[CrossRef] [PubMed] [Google Scholar]
  13. , , , , , , et al. Lack of effect of the glucagon-like peptide-1 receptor agonist liraglutide on psoriasis in glucose-tolerant patients--a randomized placebo-controlled trial. J Eur Acad Dermatol Venereol. 2015;29:555-9.
    [CrossRef] [PubMed] [Google Scholar]
  14. , , , , , , et al. Treatment with liraglutide, a glucagon-like peptide-1 analogue, improves effectively the skin lesions of psoriasis patients with Type 2 diabetes: A prospective cohort study. Diabetes Res Clin Pract. 2019;150:167-73.
    [CrossRef] [PubMed] [Google Scholar]
  15. , , , , , , et al. Inhibitors of dipeptidyl peptidase IV and aminopeptidase N target major pathogenetic steps in acne initiation. J Invest Dermatol. 2007;127:1042-51.
    [CrossRef] [PubMed] [Google Scholar]
  16. , , , , , , et al. Sitagliptin and narrow-band ultraviolet-B for moderate psoriasis (DINUP): A randomised controlled clinical trial. Dermatology 2021:1-8. Online ahead of print
    [CrossRef] [PubMed] [Google Scholar]
  17. , , , . Metformin inhibits proliferation and proinflammatory cytokines of human keratinocytes in vitro via mTOR-signaling pathway. Pharm Biol. 2016;54:1173-8.
    [CrossRef] [PubMed] [Google Scholar]
  18. , . Randomized placebo control study of metformin in psoriasis patients with metabolic syndrome (systemic treatment cohort) Indian J Endocrinol Metab. 2017;21:581-7.
    [CrossRef] [PubMed] [Google Scholar]
  19. , , , , , , et al. Quality of life in psoriasis Vietnamese patients treated with metformin in combination with methotrexate. Open Access Maced J Med Sci. 2019;7:302-3.
    [CrossRef] [PubMed] [Google Scholar]
  20. , , , , , et al. Effects of antidiabetic drugs on psoriasis: A meta-analysis. Eur J Clin Invest. 2021;51:e13377.
    [CrossRef] [PubMed] [Google Scholar]
  21. , , , . Psoriasis and microbiota: A systematic review. Diseases. 2018;6:47.
    [CrossRef] [PubMed] [Google Scholar]
  22. , , , , , , et al. Decreased bacterial diversity characterizes the altered gut microbiota in patients with psoriatic arthritis, resembling dysbiosis in inflammatory bowel disease. Arthritis Rheumatol. 2015;67:128-39.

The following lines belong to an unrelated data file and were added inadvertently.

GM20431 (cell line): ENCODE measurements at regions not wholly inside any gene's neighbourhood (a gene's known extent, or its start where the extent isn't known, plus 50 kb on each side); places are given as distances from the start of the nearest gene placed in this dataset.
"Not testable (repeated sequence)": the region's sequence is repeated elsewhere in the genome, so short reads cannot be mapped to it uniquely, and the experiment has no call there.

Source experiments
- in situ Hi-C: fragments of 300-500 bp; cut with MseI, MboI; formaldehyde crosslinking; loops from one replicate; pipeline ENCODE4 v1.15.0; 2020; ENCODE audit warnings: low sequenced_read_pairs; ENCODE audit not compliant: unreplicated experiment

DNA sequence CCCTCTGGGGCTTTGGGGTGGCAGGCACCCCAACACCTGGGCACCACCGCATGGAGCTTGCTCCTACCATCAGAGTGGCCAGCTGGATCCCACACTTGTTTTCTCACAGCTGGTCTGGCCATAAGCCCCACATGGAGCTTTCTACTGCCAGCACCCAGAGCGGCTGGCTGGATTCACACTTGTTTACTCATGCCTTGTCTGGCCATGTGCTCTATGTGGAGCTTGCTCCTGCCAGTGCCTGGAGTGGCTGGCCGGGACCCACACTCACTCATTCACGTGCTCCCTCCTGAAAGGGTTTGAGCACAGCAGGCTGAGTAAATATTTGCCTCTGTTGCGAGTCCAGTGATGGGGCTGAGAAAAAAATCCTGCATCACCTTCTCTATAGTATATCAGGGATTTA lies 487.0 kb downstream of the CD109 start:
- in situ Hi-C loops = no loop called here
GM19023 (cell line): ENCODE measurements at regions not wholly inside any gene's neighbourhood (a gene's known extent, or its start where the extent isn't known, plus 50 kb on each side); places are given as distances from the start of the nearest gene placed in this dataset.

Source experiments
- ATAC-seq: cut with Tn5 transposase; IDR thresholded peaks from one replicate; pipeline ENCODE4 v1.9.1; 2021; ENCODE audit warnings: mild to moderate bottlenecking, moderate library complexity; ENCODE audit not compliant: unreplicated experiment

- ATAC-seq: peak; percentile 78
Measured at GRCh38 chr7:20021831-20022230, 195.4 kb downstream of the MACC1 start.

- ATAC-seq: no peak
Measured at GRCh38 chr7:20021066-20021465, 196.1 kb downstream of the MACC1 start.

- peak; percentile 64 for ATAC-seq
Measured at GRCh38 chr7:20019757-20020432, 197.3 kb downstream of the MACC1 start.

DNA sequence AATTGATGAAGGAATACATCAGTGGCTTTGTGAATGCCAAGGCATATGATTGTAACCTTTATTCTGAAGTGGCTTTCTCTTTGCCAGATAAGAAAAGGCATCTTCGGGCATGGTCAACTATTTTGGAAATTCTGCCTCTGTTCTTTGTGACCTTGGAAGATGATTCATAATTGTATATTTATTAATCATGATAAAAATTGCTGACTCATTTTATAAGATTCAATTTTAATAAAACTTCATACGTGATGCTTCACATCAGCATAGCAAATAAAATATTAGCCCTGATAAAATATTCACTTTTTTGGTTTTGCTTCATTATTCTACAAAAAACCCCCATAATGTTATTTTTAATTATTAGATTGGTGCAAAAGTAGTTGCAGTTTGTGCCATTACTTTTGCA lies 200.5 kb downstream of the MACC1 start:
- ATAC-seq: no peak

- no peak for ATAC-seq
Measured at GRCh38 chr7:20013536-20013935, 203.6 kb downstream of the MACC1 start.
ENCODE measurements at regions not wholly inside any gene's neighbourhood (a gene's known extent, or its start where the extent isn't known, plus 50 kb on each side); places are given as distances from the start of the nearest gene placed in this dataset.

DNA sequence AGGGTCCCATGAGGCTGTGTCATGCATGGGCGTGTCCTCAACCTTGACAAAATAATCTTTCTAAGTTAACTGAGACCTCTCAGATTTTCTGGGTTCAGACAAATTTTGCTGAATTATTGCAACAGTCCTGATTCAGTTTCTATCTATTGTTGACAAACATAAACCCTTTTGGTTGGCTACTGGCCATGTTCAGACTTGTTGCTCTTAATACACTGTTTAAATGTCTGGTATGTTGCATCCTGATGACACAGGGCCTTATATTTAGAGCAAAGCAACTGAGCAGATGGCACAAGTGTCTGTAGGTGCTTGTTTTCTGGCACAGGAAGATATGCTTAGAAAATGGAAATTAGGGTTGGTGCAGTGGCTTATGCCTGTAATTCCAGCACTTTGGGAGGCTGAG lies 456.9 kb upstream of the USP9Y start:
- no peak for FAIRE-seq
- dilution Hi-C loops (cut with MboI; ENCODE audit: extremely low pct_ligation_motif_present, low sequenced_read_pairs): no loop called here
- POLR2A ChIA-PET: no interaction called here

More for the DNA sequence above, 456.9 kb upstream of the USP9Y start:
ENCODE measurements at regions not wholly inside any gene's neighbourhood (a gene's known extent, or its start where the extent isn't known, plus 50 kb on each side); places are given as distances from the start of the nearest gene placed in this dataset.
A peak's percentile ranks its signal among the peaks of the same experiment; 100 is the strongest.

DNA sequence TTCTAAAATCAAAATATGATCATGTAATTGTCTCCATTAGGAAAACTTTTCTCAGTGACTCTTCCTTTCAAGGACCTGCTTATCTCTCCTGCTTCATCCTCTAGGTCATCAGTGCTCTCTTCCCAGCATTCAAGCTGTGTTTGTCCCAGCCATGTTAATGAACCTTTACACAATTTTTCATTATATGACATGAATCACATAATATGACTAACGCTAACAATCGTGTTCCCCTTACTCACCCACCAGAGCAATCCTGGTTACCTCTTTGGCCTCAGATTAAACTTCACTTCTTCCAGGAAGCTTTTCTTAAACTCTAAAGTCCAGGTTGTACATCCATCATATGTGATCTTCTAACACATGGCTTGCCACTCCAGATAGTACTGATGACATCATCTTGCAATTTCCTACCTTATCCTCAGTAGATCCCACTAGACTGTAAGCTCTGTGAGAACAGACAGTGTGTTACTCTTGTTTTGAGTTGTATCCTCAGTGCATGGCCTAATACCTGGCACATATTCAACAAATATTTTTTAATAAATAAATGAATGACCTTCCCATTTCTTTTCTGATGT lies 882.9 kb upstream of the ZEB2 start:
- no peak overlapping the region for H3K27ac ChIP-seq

[CrossRef] [PubMed] [Google Scholar]
  23. , , , , , , et al. Psoriasis and comorbid diseases: Epidemiology. J Am Acad Dermatol. 2017;76:377-390.
    [CrossRef] [PubMed] [Google Scholar]
  24. , , , , , , et al. Lactobacillus pentosus GMNL-77 inhibits skin lesions in imiquimod-induced psoriasis-like mice. J Food Drug Anal. 2017;25:559-66.
    [CrossRef] [PubMed] [Google Scholar]
  25. , , , , , , et al. Bifidobacterium infantis 35624 modulates host inflammatory processes beyond the gut. Gut Microbes. 2013;4:325-39.
    [CrossRef] [PubMed] [Google Scholar]
  26. , , , , , , et al. Efficacy and safety of oral administration of a mixture of probiotic strains in patients with psoriasis: A randomized controlled clinical trial. Acta Derm Venereol. 2019;99:1078-84.
    [CrossRef] [PubMed] [Google Scholar]
  27. , , . The association between psoriasis and obesity: A systematic review and meta-analysis of observational studies. Nutr Diabetes. 2012;2:e54.
    [CrossRef] [PubMed] [Google Scholar]
  28. , , , , , , et al. Effect of weight loss on the severity of psoriasis: A randomized clinical study. JAMA Dermatol. 2013;149:795-801.
    [CrossRef] [PubMed] [Google Scholar]
  29. , , , , . Incidence and prognosis of psoriasis and psoriatic arthritis in patients undergoing bariatric surgery. JAMA Surg. 2017;152:344-9.
    [CrossRef] [PubMed] [Google Scholar]
  30. , , , , , . Psoriasis improvement after bariatric surgery. Surg Obes Relat Dis. 2014;10:1155-9.
    [CrossRef] [PubMed] [Google Scholar]
  31. , , , , . Psoriasis following bariatric surgery: Clinical evolution and impact on quality of life on 10 patients. Obes Surg. 2012;22:877-80.
    [CrossRef] [PubMed] [Google Scholar]
  32. , , , , . Gastric bypass surgery: Improving psoriasis through a GLP-1-dependent mechanism? Med Hypotheses. 2011;77:1098-101.